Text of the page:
GAME ACADEMY

Educating through Gaming

aka The Game Academy   |   San Rafael, CA   |  https://www.thegameacademy.org

Mission

The Game Academy creates and supports game-based education that empowers life-long learners to achieve academic, social, emotional and personal success.

The Game Academy serves the greater San Fransisco Bay Area for our educational services, and serves a worldwide audience for our educational products.

Ruling year info

2016

Co-Founder / President

Mr. Joshua Geoffrey Archer

Co-Founder / Curriculum Director

Mr. Herbert Christopher Holcomb

Main address

7 Mount Lassen Drive Suite C122

San Rafael, CA 94903 USA

Show more contact info

EIN

47-5552672

NTEE code info

Arts Education/Schools (A25)

Educational Services and Schools - Other (B90)

Youth Development Programs (O50)

IRS filing requirement

This organization is required to file an IRS Form 990 or 990-EZ.

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Communication

Programs and results

What we aim to solve

SOURCE: Self-reported by organization

The Game Academy (TGA) uses online role-playing games and collaborative storytelling experiences to build social, emotional, and academic success in Bay Area youth ages 8-18. TGA’s enrichment gaming program (EGP) that wields the pedagogical power of tabletop role-playing games to provide an immersive and entertaining educational experience. In 2020, TGA’s seventh year, in response to the need for physical distancing during the COVID-19 pandemic, the nonprofit shifted its offerings from 10% online to 100% online. Traditionally, TGA has served students in the greater Bay Area. With services now exclusively available online, our audience is increasingly geographically diverse. TGA also pursues education research projects on the benefits of combining educational role play, world building, and technology. Furthermore, TGA produces proprietary game content around specific themes and educational outcomes. Games include a direct guide for the parent or educator implementing the role-play.

Our programs

SOURCE: Self-reported by organization

What are the organization's current programs, how do they measure success, and who do the programs serve?

Enrichment Gaming Program (EGP)

Participating students join EGP once a week online (formerly at our educational center or at a hosting location) for a two-hour game session that engages them in collaborative storytelling. A maximum of six participants and one or two educators (who serve as the narrator and game master) populate each session.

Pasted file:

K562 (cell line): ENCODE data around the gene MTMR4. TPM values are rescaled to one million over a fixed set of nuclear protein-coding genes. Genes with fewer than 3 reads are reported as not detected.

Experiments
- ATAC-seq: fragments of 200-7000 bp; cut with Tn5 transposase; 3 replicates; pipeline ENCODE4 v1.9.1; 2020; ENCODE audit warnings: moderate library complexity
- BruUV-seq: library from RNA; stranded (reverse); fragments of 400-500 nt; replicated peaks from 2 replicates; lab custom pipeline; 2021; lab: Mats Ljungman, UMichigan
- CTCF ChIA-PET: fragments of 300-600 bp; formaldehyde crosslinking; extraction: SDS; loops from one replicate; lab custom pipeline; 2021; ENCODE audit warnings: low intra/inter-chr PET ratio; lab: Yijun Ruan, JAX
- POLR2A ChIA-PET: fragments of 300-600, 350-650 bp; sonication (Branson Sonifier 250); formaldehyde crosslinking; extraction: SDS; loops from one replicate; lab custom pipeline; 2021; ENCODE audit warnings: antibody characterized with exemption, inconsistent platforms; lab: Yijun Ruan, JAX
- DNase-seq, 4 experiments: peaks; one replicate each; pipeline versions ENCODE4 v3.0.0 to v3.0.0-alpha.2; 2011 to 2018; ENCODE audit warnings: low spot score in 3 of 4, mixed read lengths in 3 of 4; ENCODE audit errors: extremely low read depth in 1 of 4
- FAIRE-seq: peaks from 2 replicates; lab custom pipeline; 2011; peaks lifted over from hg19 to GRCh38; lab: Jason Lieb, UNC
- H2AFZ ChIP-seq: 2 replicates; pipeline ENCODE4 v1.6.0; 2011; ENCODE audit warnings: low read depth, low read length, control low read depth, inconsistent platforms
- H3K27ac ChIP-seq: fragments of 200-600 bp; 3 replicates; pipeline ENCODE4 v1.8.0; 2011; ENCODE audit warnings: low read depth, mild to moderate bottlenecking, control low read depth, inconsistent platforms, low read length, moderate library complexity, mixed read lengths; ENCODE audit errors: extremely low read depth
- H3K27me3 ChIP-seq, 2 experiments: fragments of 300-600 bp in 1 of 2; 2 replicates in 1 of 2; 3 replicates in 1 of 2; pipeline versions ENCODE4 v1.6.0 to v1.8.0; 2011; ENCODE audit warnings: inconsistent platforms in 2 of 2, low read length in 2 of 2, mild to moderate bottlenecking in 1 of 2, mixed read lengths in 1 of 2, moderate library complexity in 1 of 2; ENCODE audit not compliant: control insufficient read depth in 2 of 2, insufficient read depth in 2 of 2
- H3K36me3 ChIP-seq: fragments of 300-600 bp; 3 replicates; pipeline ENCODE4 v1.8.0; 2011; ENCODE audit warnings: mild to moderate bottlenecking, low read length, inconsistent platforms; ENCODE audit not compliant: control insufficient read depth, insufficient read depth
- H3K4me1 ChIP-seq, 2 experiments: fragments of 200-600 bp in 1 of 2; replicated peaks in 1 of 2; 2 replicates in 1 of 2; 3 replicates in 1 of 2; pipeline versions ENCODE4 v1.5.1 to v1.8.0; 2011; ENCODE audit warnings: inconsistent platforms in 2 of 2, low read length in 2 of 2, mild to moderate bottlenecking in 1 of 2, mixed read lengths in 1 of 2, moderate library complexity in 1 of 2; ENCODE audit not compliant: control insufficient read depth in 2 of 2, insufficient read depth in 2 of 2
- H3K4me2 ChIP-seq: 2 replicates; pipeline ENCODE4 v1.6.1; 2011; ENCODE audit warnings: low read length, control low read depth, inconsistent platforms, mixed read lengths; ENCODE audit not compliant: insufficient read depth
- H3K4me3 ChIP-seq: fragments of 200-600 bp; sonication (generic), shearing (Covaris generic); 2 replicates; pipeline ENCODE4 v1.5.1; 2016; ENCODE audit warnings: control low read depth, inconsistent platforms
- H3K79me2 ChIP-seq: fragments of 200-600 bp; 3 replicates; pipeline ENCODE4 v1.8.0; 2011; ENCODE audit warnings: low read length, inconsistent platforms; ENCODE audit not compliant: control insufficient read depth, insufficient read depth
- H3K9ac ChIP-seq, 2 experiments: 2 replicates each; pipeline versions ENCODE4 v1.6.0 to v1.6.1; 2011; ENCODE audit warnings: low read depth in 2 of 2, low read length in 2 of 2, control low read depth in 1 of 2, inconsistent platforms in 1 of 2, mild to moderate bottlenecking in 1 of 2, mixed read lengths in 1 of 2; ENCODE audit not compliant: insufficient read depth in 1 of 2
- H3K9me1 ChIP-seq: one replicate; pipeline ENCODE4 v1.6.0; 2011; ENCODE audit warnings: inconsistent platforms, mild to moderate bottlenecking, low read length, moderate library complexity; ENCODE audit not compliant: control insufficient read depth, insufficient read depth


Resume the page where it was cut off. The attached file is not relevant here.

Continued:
Population(s) Served

Adventure Gaming Summer Camp Online, offered in four two-week sessions, features all-new unique and collaborative worlds of imagination. Participants enter these worlds through tabletop role-playing games with themes of fantasy, science-fiction, and comic-book heroes. The online camp provides fun and innovative ways for students to enjoy tabletop role-playing games, physical athletic activity, and hands-on, "maker" projects in an interconnected, immersive session of play and learning.

Population(s) Served

In August 2021, TGA will embark on the in-person, safe, and socially distanced Social Wearables Edu-Larp (SWEL) Summer Camp, a three-year, million-dollar edu-larp STEM education research project serving 30 low-income Bay Area middle school girls. Funded by the National Science Foundation (NSF), the project takes place in collaboration with the University of California at Santa Cruz Social Emotional Technology Laboratory (UCSC SET Lab).

SWEL Summer Camp will employ edu-larp, a structured, live action roleplay experience that teaches through social enactment and reflection as the primary mode of engagement, with a focus on social wearable devices aimed at augmenting the girls’ interactions during the camp experience.

Population(s) Served
Children and youth
People with learning disabilities
Children and youth
People with learning disabilities
Children and youth
People with learning disabilities

Where we work